Noakhali district in East Bengal saw one of the worst communal riots in pre-independence India. It took place during October-November 1946, when Muslim mobs went about massacring minority Hindus in the area. The spark for this madness was provided by rumours that Hindus were amassing weapons to unleash an attack on Muslims. Seventy years down the lane, in another part of Bengal, North 24 Parganas district, a similar madness was enacted in the first week of July. This time the villain was not rumour, but a Facebook post, hurting Muslim sentiments. The mayhem that hit several towns in Bengal was not an isolated incident. A few days back, another Facebook post had triggered violence in Uttarakhand. Other States too have witnessed bloodshed over posts in Facebook, twitter, etc. Social media is becoming the new villain behind many flare-ups. The grim business of inciting communal violence comes straight into one’s phone through social media platforms. Hatred and communal venom are spread at the touch of a button.
But what stands out in the present communal carnage is that leaders themselves are stoking fire through fake messages and pictures. This is in stark contrast to the earlier times. In Noakhali, we had Mahatma Gandhi who went from village to village to douse the communal fire. There was a moving incident at one village. Gandhiji asked the Hindus and Muslims to come out of their hutments for a common prayer and pledge for peace. No elderly person turned up. Gandhiji was ingenious. He had carried a ball with him, and then addressing children from the village he said: “.… children are innocent. You are children of God. I am inviting you to play the game of ball.” The Hindu and Muslim children started moving towards the dais where Gandhiji was sitting. He threw the ball at them. Boys and girls threw it back. He played for half an hour and then he told the villagers: “You have no courage but if you want that courage, induct it from your children.”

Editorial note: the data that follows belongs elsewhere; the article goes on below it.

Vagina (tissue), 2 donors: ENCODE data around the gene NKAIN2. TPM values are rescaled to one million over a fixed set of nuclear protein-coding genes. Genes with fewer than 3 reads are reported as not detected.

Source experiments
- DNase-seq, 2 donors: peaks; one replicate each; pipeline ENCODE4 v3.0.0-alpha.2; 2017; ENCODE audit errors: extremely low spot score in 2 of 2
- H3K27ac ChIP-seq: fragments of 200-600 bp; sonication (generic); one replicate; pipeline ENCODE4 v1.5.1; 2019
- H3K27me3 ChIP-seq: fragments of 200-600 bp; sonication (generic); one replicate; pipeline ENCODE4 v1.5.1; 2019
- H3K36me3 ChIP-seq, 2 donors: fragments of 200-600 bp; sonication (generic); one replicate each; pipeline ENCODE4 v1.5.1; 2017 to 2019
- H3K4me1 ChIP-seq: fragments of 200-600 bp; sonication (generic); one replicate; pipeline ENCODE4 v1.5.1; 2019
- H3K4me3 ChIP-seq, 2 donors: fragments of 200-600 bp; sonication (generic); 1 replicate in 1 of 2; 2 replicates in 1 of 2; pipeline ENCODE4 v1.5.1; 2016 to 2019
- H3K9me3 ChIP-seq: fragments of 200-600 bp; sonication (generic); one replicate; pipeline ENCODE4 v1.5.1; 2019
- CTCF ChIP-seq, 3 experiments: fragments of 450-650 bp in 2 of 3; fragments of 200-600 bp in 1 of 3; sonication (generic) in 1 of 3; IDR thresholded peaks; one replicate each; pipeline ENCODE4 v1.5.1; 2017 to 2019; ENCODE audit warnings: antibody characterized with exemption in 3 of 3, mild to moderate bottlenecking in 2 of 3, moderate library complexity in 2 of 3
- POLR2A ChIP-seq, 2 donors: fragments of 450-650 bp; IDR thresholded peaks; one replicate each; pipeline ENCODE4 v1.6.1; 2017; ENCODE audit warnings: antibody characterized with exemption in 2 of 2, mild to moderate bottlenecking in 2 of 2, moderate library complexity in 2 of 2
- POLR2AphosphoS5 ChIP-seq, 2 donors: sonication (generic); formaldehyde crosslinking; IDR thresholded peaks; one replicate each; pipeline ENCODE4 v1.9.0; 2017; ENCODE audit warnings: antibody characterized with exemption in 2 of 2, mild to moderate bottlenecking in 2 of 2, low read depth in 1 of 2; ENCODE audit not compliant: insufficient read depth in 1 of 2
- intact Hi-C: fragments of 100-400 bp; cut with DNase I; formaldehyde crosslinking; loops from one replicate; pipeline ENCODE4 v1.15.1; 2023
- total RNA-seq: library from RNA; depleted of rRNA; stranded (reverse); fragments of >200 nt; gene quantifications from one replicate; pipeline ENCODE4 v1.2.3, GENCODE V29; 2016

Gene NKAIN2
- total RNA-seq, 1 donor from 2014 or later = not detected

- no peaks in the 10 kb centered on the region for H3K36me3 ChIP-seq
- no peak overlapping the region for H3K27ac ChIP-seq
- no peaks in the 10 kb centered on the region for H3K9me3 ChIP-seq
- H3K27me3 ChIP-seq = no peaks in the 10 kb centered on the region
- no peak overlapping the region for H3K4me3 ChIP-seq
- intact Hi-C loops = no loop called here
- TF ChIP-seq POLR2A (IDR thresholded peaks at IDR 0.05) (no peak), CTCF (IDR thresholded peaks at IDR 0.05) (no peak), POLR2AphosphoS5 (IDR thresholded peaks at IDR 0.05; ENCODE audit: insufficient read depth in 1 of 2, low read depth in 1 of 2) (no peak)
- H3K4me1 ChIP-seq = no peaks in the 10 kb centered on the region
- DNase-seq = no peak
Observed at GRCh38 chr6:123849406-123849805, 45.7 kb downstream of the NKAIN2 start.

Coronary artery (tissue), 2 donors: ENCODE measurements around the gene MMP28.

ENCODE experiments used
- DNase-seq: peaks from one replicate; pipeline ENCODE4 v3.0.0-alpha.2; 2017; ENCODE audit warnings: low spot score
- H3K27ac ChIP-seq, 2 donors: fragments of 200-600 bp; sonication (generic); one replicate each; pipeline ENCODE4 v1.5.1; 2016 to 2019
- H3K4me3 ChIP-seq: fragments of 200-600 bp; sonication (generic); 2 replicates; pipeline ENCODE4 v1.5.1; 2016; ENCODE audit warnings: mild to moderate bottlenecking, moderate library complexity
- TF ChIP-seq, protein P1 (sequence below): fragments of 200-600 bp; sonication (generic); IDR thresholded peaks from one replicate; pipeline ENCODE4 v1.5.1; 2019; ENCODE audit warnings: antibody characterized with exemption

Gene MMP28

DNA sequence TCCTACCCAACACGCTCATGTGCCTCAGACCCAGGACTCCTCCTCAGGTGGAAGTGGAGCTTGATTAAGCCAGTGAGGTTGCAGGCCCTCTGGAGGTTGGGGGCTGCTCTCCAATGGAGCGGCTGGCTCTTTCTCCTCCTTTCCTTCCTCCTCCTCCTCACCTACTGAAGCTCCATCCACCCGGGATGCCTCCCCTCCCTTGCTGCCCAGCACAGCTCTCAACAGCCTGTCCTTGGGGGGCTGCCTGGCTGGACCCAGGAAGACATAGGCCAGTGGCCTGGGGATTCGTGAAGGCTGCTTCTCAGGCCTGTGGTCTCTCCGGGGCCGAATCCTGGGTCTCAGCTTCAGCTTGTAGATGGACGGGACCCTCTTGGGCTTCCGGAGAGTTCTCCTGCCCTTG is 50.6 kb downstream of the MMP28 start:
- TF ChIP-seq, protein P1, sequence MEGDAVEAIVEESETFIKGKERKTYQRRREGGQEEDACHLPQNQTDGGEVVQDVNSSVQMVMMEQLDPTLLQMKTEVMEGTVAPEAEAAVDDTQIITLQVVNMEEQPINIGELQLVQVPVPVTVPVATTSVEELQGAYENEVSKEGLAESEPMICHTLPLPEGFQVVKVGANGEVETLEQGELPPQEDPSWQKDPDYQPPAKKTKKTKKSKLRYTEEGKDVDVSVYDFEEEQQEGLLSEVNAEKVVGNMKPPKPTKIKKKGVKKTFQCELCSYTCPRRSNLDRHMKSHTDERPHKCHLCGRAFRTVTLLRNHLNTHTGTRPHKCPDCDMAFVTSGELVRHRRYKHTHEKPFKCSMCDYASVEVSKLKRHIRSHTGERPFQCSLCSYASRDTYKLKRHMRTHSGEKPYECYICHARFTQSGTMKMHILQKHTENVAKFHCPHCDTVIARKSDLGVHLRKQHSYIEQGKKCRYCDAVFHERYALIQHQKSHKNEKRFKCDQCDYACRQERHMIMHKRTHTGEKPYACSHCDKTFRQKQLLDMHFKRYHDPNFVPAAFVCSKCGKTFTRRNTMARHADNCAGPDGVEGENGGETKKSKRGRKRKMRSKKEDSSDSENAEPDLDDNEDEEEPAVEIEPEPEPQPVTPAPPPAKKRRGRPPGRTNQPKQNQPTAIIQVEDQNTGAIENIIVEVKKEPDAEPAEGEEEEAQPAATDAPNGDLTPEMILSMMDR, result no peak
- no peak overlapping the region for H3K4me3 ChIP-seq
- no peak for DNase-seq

In place of Gandhiji, the peacemaker and troubleshooter, we have leaders who incite violence through social media. BJP spokesperson Nupur Sharma posted a picture of 2002 Gujarat riots portraying it as a scene from Bengal violence; another party leader from Haryana circulated a still from a Bhojpuri film, showing a man forcibly pulling a woman’s saree, as an original photograph taken in West Bengal, to portray the fate of women in the State governed by Mamata Banerjee; yet another saffron leader posted a picture of a woman being beaten up by two police officers claiming that the scene was from Bhirbum in Bengal, the woman a Hindu and the police officers Muslims. Ironically, it was a scene from Gujarat riots in 2002.
Social media which began as a new way of socializing among friends, networking among business people and launching various movements have stooped to dangerous levels of organizing violence and riots. Fake news and pictures, shared in no time, alter reality leading to unimaginable consequences. The ‘party with a difference’ is truly doing things differently. Unfortunately, this is not the difference that people craved for.(Published on 17th July 2017, Volume XXIX, Issue 29)